In Honor of Alice

It’s the late 1970s, and I have just landed a new job with a computer software company in San José, California. It’s a sweet small company; the employees I’ve met seem good-humored and fascinating. They are musicians and linguists as well as computer wizards.

On my first day, my boss calls me into his office for an onboarding conversation. He wants to go over the focus of my work, my teammates, the reporting schedule and structure, but he also wants to tell me something more:

Among the company’s software engineers is a transwoman. I’ve lost her name now; I’ll call her Alice. She is a long-term and respected employee. “We don’t make a big deal about this,” my boss says. Alice uses the women’s bathroom, and a few people aren’t comfortable, which is why he brings it up. He hopes that I will—

I’m pretty sure I interrupt him to let him know that this is fine with me. Yes, I feel unsure of myself: This is my very first encounter with an out member of the trans community. Will I make mistakes, and how bad will they be? And I also feel a deep intuitive gladness that this is a place where Alice gets to be (I hope) her full self.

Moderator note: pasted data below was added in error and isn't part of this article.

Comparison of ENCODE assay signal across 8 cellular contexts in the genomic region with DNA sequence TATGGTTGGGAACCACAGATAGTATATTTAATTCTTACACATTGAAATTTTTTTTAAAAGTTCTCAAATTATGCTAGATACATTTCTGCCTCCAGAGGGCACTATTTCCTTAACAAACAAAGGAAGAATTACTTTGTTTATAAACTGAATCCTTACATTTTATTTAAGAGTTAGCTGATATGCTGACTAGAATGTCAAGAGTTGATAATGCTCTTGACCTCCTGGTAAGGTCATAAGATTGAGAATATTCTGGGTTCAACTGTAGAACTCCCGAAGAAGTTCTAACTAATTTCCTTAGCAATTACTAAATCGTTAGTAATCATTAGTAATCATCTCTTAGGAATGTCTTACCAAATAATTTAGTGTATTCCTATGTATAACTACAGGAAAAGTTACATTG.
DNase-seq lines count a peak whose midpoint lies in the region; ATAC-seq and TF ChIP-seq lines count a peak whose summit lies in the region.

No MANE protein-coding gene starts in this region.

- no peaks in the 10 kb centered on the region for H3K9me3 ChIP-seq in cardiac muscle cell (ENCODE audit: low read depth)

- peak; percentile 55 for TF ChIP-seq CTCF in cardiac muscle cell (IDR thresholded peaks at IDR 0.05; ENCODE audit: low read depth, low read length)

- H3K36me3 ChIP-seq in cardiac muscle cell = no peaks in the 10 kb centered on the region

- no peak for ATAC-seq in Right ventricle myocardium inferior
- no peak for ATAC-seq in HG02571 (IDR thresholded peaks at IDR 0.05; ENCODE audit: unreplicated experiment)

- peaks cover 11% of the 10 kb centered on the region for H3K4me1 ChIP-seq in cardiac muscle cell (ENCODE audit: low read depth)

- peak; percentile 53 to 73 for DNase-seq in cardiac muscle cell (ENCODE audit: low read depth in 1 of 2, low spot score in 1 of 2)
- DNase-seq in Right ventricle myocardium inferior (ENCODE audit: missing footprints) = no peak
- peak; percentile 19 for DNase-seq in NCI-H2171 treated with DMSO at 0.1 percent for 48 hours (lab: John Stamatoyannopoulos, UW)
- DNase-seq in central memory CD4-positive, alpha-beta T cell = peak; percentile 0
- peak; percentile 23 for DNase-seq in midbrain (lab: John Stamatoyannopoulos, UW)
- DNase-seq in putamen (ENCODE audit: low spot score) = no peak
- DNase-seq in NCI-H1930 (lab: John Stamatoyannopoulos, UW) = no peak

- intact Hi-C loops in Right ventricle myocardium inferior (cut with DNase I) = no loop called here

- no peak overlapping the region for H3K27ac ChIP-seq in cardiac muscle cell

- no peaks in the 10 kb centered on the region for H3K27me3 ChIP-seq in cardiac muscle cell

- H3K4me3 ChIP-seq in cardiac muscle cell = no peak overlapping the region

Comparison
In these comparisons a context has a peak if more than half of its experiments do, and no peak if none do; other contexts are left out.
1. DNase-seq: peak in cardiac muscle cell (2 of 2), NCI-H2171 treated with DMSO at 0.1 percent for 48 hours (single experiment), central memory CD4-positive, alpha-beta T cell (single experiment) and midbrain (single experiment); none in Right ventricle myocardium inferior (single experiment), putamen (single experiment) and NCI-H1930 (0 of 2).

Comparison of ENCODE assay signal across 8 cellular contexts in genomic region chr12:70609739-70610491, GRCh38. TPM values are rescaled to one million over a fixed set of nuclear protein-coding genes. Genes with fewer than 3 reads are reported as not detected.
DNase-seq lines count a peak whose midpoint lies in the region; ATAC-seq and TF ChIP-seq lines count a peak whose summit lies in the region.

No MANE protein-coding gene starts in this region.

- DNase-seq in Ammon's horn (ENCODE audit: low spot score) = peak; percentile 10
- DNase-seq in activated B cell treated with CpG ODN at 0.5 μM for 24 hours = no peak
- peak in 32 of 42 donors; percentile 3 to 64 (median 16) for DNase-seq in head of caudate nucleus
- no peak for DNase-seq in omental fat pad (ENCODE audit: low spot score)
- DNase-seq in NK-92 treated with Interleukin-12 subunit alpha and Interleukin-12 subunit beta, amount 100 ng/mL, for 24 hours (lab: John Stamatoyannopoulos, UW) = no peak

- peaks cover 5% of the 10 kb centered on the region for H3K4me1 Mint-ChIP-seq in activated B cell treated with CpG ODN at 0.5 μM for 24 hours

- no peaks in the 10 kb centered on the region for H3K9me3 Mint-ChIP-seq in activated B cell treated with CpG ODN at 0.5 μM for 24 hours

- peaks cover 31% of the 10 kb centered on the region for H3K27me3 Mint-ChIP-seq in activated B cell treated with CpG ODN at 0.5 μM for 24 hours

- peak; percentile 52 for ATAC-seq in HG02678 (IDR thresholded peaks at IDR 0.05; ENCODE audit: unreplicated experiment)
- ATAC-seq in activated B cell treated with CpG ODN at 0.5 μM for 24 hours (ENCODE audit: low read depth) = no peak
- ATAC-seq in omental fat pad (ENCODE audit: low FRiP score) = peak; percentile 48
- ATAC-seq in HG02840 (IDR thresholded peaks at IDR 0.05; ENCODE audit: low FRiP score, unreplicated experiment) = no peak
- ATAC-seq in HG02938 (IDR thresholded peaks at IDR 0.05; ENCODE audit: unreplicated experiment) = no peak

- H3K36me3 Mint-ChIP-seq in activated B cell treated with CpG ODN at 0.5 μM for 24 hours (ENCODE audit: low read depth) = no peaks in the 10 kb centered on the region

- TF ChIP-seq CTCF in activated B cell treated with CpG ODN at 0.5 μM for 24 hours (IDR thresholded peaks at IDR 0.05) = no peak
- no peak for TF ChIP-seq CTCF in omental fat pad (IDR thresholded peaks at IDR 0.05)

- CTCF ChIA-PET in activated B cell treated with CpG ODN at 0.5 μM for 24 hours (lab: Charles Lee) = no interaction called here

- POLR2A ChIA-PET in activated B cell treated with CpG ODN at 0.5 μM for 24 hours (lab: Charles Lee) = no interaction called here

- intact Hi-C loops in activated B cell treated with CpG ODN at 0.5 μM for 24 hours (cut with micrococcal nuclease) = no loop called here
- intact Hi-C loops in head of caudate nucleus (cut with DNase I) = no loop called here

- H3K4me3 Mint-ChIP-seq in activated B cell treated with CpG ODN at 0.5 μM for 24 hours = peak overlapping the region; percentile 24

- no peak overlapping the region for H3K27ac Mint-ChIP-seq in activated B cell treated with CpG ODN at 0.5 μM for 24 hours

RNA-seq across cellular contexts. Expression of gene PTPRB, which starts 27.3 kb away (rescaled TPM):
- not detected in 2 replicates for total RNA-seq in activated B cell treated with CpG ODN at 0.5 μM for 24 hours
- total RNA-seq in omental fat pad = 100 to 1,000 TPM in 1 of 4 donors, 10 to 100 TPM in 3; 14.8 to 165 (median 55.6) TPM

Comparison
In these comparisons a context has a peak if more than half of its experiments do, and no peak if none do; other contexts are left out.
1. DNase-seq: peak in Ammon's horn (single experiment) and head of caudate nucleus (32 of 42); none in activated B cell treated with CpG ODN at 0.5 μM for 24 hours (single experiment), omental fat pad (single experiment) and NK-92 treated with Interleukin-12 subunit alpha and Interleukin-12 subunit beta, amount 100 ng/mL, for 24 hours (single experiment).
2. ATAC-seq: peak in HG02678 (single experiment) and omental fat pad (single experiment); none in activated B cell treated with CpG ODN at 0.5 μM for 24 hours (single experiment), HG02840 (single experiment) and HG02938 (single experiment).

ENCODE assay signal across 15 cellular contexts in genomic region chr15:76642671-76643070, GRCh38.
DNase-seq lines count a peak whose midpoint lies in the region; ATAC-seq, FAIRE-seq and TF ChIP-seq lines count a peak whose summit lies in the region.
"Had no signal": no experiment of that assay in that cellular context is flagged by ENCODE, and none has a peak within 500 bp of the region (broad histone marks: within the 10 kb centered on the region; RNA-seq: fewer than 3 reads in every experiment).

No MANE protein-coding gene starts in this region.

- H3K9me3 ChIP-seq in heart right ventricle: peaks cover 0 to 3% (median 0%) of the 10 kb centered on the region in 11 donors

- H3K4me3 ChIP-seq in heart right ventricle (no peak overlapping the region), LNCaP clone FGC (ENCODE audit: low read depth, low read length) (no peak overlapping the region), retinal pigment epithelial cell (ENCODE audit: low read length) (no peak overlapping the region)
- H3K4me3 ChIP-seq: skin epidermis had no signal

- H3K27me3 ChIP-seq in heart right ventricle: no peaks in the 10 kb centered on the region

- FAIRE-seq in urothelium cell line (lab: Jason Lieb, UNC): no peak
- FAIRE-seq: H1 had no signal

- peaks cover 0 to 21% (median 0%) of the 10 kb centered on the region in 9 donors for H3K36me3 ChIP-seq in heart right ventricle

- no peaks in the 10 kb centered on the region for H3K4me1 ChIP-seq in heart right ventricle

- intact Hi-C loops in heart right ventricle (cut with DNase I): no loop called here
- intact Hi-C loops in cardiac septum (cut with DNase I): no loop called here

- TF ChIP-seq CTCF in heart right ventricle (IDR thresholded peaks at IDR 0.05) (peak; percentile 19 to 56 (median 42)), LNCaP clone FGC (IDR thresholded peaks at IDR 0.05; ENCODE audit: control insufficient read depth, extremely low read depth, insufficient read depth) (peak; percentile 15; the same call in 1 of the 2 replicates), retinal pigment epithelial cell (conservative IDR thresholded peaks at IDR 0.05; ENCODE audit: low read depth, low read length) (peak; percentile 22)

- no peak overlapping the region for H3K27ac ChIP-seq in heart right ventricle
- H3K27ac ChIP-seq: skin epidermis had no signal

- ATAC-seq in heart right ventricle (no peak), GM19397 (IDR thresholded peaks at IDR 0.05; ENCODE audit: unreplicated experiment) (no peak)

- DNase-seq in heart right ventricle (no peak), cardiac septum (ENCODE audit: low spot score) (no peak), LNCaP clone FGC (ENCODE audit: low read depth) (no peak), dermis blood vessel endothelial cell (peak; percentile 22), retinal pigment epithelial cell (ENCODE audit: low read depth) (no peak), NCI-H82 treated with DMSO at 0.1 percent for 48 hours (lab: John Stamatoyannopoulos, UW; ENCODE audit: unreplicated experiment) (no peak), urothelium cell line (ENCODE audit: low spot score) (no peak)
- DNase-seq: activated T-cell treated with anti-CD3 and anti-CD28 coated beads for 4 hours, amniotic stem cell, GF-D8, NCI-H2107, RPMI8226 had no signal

During my short stay at that company, Alice and I remain just “Hello!” acquaintances. I wonder how she is doing now. What has become of her journey, and has she continued to find people and places who love her for all that she is? I wish I could tell her, with the language I have now, how much I support and honor her.

This month we’ve reminded ourselves that the work of Justice and Equity must come from the heart, and that there are many ways for each of us to play a part. I know one thing I can do: I will get on the phone to my representatives to help prevent LGBTQ-destructive laws from being passed in this state. For Alice, and for all our trans beloveds.

~Rev. Nancy Palmer Jones

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